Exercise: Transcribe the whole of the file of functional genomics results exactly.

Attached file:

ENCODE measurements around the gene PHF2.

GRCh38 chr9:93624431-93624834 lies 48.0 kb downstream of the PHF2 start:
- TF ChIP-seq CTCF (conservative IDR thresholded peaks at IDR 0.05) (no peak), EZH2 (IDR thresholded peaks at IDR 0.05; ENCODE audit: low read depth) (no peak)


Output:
ENCODE measurements around the gene PHF2.

GRCh38 chr9:93624431-93624834 lies 48.0 kb downstream of the PHF2 start:
- TF ChIP-seq CTCF (conservative IDR thresholded peaks at IDR 0.05) (no peak), EZH2 (IDR thresholded peaks at IDR 0.05; ENCODE audit: low read depth) (no peak)